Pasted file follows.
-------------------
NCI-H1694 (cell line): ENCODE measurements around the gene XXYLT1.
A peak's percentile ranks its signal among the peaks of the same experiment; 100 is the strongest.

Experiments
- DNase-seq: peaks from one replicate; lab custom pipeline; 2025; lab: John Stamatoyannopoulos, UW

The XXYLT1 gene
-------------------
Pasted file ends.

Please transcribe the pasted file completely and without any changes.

NCI-H1694 (cell line): ENCODE measurements around the gene XXYLT1.
A peak's percentile ranks its signal among the peaks of the same experiment; 100 is the strongest.

Experiments
- DNase-seq: peaks from one replicate; lab custom pipeline; 2025; lab: John Stamatoyannopoulos, UW

The XXYLT1 gene